Bible studies for writers

Bible studies for writers | Genesis 28

So, Jacob takes off to Haran to look for a wife, and when he stops along the way, God comes to him in a dream and passes down the same promise He’s made to Isaac and Abraham: you will be the father of so many descendants that you won’t be able to count them. So, Jacob wakes up and says, “Wow. I must have napped at the gateway to heaven!” He strikes a deal with God to devote his life to him as long as 1) God protects him on his journey, 2) God provides him with food and clothing and 3) God returns him safely home. He didn’t even pray for a wife, but the other things are cinch things for God, anyway. But wait, why does God allow Jacob to make this conditional promise? Have you ever made God a promise like this? Like, “Lord, if you could not make it rain on my head this morning when I walk to work, I promise to go to church on Sunday.” These kinds of conditional promises. Silly ones. Ones that don’t matter to anyone else but yourself. It’s pretty vain of us to put God to the test like this, isn’t it? It shows doubt on our part and also allows us to seem like we’re in control of the situation. Well, we’re not! I think God allows us these conditional promises once in a while, though, to show us He’s listening, but by golly, if you promise to go to church, go to church! Show God that you are just as trustworthy as He is. We don’t know it yet, but God will prove to Jacob that he heard his three conditions and was willing to meet them – and more – to keep Jacob close to him. Jacob, in turn, will keep his promise as well.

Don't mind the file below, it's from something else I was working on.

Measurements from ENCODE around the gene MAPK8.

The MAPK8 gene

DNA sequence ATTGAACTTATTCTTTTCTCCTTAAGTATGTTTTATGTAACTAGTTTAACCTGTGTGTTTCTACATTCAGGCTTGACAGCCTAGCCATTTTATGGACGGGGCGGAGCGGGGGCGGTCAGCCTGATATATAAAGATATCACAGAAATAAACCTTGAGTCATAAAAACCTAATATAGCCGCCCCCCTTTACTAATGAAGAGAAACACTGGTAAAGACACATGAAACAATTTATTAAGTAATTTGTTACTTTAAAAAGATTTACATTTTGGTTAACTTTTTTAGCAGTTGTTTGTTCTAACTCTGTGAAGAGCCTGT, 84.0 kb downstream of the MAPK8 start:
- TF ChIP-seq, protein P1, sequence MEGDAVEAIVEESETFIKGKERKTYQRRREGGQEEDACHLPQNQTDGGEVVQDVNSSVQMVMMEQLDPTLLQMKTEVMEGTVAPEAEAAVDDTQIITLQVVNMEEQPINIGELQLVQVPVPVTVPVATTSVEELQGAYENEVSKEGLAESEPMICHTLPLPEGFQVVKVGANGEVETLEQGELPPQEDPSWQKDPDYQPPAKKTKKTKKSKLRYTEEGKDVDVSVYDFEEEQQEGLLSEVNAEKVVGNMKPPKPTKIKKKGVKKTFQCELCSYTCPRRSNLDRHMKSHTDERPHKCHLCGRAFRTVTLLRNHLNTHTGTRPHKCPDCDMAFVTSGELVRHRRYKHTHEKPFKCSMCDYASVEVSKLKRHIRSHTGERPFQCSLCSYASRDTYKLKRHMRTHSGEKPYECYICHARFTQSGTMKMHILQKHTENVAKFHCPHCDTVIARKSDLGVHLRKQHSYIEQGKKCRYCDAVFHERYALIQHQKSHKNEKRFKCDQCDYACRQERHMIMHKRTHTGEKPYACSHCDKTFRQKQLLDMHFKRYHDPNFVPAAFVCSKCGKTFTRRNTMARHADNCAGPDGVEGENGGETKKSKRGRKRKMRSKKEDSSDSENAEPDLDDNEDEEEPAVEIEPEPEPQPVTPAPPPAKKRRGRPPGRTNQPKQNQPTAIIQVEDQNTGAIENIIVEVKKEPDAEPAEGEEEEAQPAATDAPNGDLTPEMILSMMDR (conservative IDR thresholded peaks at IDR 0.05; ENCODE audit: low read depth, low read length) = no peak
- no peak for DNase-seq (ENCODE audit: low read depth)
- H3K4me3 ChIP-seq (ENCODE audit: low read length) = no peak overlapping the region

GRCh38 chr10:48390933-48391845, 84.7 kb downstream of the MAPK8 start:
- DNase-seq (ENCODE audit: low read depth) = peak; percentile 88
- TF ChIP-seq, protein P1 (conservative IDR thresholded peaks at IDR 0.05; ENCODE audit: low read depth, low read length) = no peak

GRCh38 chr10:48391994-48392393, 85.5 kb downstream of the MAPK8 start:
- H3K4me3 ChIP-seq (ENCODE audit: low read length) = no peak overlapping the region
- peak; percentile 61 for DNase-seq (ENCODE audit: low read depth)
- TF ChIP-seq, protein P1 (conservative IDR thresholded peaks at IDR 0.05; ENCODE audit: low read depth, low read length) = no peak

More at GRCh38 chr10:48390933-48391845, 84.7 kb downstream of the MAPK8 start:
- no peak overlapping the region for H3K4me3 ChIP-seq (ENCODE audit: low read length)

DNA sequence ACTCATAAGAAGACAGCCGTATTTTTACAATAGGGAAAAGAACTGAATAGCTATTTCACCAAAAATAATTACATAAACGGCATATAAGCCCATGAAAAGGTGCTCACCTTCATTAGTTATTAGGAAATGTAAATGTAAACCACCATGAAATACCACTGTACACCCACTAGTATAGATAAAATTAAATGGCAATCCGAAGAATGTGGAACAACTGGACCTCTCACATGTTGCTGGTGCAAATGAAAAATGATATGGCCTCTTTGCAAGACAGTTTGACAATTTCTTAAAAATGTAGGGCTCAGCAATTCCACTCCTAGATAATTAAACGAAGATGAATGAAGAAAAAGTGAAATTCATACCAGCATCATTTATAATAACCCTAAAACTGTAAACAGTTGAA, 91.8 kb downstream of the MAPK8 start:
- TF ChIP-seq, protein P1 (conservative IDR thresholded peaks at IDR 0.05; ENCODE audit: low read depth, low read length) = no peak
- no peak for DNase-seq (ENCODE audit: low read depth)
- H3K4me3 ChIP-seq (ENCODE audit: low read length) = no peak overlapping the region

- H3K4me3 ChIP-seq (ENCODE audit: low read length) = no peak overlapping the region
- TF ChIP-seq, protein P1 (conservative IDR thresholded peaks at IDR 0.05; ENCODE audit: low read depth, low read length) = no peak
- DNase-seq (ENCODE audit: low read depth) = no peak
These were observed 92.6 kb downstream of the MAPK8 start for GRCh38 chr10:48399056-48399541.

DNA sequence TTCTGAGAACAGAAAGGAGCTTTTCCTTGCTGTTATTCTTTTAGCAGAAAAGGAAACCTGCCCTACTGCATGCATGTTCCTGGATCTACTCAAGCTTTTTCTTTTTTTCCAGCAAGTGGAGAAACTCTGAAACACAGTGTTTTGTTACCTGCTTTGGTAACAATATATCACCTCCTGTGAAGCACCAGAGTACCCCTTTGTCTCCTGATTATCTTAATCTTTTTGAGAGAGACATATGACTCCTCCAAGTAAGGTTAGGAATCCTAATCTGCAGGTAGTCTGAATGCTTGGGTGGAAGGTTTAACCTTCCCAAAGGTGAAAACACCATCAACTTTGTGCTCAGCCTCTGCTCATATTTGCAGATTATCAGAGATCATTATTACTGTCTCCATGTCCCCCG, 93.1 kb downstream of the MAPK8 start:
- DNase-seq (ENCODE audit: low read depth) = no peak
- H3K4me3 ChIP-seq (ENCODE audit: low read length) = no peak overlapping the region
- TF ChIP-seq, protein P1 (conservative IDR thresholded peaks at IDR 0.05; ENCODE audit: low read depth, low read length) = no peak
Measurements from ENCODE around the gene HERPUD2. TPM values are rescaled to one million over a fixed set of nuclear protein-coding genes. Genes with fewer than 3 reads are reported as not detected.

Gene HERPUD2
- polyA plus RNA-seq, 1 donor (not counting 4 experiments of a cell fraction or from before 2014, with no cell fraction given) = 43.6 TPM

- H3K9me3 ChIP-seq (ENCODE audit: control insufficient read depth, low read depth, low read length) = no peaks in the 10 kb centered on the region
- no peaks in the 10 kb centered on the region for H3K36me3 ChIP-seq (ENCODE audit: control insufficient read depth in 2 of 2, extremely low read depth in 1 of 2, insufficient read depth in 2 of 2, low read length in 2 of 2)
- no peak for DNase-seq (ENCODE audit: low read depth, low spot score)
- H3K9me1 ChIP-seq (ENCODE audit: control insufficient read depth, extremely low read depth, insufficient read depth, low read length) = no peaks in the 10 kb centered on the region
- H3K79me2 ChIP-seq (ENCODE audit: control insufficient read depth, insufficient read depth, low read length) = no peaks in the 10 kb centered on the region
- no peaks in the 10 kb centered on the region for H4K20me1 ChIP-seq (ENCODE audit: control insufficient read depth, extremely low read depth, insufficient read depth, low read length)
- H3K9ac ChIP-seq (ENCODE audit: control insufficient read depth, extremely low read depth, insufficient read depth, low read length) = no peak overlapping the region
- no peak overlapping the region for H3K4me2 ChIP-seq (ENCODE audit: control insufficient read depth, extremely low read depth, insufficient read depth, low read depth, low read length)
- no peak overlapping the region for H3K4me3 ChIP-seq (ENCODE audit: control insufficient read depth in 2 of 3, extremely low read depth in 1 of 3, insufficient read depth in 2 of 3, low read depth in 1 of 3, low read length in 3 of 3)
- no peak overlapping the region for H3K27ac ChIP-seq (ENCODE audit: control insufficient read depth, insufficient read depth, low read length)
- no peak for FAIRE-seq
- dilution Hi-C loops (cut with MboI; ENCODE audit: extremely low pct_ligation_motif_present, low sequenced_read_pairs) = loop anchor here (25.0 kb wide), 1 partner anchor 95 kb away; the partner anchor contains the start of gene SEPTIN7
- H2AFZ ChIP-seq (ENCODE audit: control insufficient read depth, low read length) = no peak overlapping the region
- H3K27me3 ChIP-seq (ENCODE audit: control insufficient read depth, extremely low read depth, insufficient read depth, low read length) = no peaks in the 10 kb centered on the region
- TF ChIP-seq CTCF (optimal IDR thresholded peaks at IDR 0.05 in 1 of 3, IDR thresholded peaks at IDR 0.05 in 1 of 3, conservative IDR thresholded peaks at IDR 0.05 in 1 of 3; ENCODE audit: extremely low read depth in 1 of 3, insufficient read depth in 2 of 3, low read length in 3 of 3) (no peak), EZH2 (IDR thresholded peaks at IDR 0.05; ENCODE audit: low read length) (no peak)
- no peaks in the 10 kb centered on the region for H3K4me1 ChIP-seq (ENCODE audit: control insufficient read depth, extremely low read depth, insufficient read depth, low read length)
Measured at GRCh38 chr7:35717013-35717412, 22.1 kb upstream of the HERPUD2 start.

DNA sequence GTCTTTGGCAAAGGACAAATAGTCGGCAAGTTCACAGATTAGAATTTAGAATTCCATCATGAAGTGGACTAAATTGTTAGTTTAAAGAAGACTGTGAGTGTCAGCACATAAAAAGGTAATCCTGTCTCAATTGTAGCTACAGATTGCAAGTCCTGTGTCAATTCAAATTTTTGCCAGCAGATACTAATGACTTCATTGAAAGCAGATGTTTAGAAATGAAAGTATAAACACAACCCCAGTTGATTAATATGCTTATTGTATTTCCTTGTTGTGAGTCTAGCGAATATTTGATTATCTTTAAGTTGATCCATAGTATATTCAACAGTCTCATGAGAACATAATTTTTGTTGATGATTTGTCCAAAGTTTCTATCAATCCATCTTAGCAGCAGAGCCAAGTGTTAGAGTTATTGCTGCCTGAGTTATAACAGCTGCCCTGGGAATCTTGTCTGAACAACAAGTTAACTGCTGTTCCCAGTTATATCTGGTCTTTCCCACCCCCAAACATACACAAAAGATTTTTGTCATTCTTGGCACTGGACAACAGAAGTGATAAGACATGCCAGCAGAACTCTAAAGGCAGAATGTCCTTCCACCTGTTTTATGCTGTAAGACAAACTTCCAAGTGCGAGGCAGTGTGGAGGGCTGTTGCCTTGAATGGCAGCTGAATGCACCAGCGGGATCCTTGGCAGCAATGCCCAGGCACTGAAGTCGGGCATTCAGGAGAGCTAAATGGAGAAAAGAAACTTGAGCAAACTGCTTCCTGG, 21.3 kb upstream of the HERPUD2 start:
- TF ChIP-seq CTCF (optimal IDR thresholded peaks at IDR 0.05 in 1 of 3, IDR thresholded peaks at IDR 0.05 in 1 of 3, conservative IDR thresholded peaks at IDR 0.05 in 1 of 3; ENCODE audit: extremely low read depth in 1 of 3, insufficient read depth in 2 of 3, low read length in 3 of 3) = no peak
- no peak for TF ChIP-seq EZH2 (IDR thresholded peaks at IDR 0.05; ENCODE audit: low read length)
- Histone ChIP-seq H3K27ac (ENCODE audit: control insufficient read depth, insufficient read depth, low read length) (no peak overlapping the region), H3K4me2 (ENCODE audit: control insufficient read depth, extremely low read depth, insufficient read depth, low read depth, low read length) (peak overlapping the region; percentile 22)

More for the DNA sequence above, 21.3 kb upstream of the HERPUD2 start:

Writing prompt: word of honor

Have you ever broken a promise to God – or to anyone else? Our word is an outpouring of our hearts. It’s how we make our inner heart audible to those around us. When spoken out loud, our word implies our intentions, whether it’s truth or deception. Both will be revealed eventually. Write about the aftermath of either a broken promise or a promise you kept.

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